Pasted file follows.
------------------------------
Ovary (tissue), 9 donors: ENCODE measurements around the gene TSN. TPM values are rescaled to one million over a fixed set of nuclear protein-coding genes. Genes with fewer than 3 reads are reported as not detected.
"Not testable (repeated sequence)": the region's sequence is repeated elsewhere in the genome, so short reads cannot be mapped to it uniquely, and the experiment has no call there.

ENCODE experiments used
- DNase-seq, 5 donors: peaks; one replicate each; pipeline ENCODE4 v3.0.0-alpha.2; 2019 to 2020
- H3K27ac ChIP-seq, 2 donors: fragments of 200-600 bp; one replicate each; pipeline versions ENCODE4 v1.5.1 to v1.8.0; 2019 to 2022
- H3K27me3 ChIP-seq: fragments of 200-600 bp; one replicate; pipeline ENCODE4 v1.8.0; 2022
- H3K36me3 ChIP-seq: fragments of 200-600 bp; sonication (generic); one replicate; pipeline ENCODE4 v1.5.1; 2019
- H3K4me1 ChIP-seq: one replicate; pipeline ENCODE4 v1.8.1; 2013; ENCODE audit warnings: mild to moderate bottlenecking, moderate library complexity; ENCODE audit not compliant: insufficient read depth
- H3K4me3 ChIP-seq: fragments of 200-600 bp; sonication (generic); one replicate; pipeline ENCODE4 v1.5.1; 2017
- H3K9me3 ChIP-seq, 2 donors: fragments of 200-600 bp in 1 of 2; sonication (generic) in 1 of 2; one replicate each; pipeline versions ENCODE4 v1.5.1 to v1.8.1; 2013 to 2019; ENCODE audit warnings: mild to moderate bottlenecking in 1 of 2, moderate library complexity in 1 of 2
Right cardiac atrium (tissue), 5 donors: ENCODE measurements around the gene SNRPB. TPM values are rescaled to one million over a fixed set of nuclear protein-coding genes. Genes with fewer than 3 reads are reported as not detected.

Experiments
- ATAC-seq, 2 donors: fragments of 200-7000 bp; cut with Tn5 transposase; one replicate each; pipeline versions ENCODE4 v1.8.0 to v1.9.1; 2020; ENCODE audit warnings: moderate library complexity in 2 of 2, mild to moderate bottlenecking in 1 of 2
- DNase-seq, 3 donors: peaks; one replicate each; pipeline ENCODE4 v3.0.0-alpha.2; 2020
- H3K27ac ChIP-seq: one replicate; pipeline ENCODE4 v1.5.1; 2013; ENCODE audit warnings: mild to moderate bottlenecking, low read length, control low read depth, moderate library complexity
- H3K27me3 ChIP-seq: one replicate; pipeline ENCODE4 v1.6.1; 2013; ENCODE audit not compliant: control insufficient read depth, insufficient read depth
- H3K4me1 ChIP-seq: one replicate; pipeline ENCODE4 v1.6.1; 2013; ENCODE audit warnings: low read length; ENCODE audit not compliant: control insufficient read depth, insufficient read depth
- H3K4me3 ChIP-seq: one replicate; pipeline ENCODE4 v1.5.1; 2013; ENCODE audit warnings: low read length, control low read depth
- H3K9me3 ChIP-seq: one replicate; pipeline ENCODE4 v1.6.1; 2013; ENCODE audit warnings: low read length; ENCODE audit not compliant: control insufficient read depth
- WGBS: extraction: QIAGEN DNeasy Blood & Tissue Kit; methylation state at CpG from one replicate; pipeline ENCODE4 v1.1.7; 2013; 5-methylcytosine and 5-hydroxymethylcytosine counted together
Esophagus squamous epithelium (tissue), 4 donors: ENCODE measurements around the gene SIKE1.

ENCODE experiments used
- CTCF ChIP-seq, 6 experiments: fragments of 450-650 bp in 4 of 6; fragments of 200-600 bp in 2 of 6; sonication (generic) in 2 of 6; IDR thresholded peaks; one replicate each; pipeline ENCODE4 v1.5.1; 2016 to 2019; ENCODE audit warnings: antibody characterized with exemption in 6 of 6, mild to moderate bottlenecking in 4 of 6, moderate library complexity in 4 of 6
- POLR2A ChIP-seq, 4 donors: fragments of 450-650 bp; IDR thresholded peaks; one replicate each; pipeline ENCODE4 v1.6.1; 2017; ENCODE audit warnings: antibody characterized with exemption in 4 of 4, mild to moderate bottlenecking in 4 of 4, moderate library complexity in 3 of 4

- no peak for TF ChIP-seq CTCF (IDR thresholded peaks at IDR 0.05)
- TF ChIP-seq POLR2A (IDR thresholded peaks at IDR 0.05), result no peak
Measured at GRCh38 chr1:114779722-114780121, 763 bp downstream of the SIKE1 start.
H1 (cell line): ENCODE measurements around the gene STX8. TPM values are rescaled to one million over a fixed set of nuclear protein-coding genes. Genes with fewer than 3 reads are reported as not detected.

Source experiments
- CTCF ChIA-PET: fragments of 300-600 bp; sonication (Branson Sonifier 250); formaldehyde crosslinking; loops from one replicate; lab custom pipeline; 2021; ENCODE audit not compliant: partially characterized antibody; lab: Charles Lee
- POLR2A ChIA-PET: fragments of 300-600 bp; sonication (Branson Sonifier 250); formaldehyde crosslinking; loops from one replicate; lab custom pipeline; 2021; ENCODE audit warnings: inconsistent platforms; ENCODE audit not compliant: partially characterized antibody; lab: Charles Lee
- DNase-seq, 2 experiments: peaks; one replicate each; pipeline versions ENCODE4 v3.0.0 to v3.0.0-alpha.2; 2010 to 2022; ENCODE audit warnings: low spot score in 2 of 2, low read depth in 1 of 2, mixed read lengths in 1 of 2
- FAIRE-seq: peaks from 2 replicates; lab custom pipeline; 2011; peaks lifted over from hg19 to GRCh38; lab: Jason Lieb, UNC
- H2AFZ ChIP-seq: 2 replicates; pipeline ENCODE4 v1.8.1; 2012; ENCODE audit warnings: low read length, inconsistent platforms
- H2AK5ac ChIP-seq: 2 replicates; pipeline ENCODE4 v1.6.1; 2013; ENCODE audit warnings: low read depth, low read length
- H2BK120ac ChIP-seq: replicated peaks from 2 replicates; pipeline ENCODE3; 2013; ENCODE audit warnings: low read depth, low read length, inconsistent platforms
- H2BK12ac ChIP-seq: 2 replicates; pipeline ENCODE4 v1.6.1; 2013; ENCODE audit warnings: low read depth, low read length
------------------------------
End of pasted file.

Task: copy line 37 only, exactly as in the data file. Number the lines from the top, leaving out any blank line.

- H2BK12ac ChIP-seq: 2 replicates; pipeline ENCODE4 v1.6.1; 2013; ENCODE audit warnings: low read depth, low read length